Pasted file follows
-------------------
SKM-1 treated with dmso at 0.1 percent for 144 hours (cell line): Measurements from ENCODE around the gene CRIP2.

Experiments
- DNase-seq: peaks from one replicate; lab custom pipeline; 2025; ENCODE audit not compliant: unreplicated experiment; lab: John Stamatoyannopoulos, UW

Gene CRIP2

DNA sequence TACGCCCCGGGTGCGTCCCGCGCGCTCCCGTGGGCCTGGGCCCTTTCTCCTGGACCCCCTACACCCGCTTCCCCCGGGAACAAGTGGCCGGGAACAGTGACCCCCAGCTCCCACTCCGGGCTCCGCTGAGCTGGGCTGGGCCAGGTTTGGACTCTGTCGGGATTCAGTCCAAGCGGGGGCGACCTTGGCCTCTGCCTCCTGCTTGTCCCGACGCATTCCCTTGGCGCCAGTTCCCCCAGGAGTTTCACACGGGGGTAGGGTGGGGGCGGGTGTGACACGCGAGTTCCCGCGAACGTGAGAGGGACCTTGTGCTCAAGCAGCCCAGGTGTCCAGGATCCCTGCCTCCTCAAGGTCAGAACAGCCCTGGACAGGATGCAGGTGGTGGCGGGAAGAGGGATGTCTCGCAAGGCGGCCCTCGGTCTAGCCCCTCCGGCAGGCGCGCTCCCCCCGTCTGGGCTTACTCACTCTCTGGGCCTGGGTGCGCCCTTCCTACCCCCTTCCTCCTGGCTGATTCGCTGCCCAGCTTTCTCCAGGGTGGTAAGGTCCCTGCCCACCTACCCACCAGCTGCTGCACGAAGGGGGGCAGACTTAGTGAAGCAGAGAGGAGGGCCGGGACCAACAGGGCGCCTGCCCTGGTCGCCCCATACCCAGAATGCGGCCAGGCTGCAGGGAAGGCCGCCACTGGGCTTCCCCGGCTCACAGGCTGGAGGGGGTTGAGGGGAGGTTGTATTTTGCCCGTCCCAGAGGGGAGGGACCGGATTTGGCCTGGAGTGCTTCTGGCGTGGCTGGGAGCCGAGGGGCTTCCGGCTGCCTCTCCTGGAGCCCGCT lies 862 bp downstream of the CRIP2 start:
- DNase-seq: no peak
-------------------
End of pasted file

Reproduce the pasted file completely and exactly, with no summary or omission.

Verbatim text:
SKM-1 treated with dmso at 0.1 percent for 144 hours (cell line): Measurements from ENCODE around the gene CRIP2.

Experiments
- DNase-seq: peaks from one replicate; lab custom pipeline; 2025; ENCODE audit not compliant: unreplicated experiment; lab: John Stamatoyannopoulos, UW

Gene CRIP2

DNA sequence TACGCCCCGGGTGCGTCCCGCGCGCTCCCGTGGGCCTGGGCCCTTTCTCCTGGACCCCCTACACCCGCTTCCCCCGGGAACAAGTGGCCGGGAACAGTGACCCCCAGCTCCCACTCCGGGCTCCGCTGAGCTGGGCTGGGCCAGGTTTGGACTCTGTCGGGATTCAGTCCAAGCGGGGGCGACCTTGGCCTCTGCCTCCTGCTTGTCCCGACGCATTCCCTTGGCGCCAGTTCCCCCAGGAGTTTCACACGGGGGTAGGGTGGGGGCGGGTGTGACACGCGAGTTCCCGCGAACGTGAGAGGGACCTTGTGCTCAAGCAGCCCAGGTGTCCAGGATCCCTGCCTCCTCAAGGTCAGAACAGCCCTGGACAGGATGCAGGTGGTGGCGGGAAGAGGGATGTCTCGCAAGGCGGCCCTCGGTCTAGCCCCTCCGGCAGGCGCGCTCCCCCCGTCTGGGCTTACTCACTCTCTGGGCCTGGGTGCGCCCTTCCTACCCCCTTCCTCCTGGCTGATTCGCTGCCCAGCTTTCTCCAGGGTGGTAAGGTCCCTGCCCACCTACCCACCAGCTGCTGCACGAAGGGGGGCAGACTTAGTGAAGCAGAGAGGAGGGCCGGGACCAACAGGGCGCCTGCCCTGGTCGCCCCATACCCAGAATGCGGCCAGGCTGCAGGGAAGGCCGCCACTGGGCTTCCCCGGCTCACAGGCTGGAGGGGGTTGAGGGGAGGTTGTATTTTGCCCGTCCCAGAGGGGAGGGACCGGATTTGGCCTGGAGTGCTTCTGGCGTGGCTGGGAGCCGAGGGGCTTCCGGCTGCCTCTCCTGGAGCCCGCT lies 862 bp downstream of the CRIP2 start:
- DNase-seq: no peak